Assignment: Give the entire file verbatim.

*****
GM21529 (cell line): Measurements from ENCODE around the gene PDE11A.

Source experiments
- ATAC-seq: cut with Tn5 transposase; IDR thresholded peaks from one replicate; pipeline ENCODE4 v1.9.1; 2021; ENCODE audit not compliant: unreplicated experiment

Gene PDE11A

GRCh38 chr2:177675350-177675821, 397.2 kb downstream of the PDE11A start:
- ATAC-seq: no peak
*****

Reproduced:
GM21529 (cell line): Measurements from ENCODE around the gene PDE11A.

Source experiments
- ATAC-seq: cut with Tn5 transposase; IDR thresholded peaks from one replicate; pipeline ENCODE4 v1.9.1; 2021; ENCODE audit not compliant: unreplicated experiment

Gene PDE11A

GRCh38 chr2:177675350-177675821, 397.2 kb downstream of the PDE11A start:
- ATAC-seq: no peak